#
Introduction

This section describes the linear solver options available to solve the matrix system

\[
\mat{A} \vec{x} = \vec{b}
\]

where

\( \mat{A} \) | = | coefficient matrix |

\( \vec{x} \) | = | vector of unknowns |

\( \vec{b} \) | = | source vector |

If the coefficient matrix only has values on its diagonal, the solution vector can be obtained inverting the matrix system:

\[
\vec{x} = \mat{A}^{-1} \vec{b}
\]

Where the inverse of the diagonal matrix is simply:

\[
\mat{A}^{-1} = \frac{1}{\mathrm{diag}(\mat{A})}
\]

This is available as the `diagonalSolver`

. More typically the matrix cannot be inverted easily and the system is solved using iterative methods, as described in the following sections.

#
Options

Solver options include:

#
Solver control

#
Common usage

`minIter`

: minimum number of solver iterations
`maxIter`

: maximum number of solver iterations
`nSweeps`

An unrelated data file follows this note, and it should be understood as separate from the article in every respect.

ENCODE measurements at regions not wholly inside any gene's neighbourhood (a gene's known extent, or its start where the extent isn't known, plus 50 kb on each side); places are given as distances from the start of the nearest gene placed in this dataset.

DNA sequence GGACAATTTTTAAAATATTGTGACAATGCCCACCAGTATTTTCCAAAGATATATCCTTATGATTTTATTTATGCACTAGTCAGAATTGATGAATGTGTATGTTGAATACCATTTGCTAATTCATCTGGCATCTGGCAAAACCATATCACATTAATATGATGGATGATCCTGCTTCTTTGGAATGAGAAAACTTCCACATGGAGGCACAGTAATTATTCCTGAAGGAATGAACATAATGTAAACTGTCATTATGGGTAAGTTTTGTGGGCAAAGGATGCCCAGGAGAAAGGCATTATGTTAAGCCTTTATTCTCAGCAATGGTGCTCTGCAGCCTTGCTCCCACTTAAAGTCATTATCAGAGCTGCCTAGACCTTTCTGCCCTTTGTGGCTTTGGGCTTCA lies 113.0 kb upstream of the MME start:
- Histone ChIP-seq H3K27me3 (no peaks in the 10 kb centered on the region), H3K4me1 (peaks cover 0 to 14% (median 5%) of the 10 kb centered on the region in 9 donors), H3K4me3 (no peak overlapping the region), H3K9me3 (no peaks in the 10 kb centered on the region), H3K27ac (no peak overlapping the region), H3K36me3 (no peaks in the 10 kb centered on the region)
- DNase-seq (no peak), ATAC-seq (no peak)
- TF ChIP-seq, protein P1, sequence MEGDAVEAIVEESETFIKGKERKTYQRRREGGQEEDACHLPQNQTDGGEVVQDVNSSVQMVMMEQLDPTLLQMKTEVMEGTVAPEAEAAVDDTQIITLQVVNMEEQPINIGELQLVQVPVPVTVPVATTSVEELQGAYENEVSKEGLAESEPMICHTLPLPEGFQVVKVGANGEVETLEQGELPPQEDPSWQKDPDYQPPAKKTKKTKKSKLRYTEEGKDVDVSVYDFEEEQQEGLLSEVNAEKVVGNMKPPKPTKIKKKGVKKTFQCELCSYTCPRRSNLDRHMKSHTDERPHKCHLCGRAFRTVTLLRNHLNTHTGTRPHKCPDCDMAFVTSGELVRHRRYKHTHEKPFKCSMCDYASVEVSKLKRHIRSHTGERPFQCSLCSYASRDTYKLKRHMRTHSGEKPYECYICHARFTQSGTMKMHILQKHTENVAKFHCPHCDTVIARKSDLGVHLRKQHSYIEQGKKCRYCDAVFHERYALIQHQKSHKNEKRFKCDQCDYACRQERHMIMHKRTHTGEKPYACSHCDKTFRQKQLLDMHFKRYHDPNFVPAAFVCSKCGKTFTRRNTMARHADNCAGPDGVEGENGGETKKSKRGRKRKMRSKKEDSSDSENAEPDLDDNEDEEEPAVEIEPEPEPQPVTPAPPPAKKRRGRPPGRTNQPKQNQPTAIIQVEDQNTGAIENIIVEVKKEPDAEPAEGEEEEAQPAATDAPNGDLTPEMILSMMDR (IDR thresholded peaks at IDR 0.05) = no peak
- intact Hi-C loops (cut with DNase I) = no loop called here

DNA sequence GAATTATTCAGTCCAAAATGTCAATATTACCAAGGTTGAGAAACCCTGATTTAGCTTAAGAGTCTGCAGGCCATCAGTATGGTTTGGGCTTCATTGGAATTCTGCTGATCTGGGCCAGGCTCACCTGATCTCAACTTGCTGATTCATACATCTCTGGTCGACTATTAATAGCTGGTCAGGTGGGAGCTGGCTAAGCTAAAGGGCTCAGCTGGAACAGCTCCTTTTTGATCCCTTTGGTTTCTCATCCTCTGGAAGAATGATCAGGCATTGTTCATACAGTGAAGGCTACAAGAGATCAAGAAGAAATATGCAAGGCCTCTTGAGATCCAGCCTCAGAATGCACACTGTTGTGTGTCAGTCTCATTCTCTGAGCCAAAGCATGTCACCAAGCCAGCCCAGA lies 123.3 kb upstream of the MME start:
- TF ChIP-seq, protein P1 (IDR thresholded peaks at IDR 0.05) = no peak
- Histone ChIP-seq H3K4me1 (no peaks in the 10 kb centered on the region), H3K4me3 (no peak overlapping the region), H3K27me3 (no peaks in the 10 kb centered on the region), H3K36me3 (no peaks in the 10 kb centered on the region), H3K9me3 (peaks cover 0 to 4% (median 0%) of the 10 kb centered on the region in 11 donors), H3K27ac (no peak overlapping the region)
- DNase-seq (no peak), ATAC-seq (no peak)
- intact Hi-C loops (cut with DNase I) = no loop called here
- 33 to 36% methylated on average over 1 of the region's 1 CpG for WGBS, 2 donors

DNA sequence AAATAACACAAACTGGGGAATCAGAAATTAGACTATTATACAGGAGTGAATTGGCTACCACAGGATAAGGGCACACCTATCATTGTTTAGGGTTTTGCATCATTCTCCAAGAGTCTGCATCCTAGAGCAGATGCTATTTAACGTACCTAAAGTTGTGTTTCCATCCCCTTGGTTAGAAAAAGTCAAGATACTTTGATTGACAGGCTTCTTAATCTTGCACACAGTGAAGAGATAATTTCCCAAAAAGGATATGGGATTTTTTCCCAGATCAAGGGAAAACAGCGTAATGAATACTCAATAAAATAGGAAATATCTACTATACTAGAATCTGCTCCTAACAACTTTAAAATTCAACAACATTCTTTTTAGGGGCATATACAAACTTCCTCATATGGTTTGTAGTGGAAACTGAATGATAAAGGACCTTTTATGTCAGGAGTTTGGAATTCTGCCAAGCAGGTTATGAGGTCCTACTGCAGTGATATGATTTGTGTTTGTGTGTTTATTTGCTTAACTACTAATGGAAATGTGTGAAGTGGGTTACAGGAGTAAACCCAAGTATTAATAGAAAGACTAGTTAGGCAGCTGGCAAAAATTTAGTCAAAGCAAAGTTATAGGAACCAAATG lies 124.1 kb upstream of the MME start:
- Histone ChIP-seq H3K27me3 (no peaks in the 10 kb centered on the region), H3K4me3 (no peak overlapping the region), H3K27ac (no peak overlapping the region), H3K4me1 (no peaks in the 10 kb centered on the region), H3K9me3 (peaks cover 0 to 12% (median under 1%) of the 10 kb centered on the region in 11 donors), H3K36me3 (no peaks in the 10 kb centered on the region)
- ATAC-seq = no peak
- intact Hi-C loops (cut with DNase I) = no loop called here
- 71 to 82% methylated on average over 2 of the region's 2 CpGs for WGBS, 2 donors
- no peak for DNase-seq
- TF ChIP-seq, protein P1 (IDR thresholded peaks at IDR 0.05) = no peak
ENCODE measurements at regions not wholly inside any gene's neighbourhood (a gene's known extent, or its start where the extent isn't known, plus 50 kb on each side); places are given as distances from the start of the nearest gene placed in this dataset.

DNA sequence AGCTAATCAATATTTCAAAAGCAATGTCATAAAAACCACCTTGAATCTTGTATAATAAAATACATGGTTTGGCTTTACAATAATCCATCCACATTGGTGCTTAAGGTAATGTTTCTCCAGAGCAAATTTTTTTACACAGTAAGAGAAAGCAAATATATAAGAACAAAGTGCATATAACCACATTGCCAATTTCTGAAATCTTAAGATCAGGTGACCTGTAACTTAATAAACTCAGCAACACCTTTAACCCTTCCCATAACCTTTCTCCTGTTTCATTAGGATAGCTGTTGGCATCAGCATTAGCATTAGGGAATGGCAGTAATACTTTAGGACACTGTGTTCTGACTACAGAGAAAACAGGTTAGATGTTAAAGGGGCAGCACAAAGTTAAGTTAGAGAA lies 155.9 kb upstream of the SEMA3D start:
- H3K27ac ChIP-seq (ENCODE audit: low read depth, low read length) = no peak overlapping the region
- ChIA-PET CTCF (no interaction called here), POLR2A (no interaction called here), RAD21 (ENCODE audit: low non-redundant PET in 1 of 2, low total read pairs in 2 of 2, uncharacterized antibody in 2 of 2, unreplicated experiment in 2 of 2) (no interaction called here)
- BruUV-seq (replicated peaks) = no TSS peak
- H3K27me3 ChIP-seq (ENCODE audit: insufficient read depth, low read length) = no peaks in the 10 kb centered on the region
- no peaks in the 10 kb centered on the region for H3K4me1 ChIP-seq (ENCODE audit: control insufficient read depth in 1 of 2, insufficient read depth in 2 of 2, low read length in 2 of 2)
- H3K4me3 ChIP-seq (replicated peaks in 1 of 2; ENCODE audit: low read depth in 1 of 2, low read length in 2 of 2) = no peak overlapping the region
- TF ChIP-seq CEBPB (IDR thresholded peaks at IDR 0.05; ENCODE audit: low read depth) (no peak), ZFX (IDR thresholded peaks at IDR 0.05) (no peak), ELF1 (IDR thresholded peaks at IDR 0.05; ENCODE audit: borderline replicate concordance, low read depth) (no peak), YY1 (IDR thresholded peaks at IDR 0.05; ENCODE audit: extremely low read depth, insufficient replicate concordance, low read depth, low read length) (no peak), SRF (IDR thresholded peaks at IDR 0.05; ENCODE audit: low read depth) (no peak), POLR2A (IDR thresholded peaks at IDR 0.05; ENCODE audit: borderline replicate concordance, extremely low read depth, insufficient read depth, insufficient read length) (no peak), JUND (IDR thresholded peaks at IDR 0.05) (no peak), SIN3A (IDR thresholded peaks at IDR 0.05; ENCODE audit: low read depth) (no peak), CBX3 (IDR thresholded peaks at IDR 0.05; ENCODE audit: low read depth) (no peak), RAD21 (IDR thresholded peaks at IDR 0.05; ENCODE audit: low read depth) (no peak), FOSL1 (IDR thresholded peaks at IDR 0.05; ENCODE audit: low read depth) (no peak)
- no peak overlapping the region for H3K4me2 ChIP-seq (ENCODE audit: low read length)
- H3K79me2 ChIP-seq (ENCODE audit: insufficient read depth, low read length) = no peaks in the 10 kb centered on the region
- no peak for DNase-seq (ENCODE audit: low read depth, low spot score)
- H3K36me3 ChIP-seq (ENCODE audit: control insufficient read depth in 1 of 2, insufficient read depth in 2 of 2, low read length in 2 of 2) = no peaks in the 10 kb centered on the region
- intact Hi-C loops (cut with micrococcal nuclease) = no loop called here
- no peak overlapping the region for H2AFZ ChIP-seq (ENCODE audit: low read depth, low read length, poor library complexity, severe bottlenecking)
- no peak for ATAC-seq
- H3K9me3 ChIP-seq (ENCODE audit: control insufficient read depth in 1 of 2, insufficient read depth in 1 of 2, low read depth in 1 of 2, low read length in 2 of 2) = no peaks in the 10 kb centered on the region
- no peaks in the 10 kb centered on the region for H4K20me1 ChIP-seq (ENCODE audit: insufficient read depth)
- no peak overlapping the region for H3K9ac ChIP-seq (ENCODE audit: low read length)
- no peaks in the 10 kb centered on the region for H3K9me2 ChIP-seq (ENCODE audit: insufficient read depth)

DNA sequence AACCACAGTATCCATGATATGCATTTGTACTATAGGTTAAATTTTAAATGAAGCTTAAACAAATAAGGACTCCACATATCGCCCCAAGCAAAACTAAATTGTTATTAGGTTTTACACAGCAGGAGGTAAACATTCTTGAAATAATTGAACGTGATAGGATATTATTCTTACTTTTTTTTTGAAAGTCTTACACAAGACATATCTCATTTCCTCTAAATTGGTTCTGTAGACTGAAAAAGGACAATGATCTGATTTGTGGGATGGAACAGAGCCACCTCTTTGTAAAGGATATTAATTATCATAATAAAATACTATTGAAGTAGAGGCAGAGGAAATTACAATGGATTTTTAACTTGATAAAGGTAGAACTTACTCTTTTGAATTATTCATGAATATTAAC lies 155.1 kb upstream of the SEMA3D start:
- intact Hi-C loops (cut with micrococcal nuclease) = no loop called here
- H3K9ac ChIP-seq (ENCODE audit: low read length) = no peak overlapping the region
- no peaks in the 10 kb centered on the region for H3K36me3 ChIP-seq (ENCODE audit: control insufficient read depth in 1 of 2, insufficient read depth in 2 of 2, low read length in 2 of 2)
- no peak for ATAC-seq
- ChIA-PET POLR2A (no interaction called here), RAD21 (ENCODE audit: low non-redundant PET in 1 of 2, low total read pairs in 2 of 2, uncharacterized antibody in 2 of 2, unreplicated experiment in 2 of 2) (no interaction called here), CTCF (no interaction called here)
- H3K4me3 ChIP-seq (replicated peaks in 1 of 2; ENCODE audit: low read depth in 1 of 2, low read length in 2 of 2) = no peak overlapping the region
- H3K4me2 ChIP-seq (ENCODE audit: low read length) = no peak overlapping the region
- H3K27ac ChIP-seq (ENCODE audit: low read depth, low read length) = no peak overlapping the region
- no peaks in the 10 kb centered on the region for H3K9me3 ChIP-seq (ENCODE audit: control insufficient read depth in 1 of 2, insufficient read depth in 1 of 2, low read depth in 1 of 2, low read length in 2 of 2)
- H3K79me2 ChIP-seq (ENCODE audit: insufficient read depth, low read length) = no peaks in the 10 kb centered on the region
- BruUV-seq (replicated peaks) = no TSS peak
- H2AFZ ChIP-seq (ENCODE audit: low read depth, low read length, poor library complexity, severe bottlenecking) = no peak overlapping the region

: number of solver iterations between checks for solver convergence

#
Implementation details

##
Matrix structure

Matrix coefficients are stored in upper-triangular order

- neighbour cell index always higher than owner cell index across a face
- when looping over cell faces, the face index increases with increasing cell index
- for the 1-D case, if cell index 0 is at the boundary, this equates to a monotonic increase in cell numbers, i.e. defines a continuous sweep across the 1-D region
- used in Gauss-Seidel method

#
Further information

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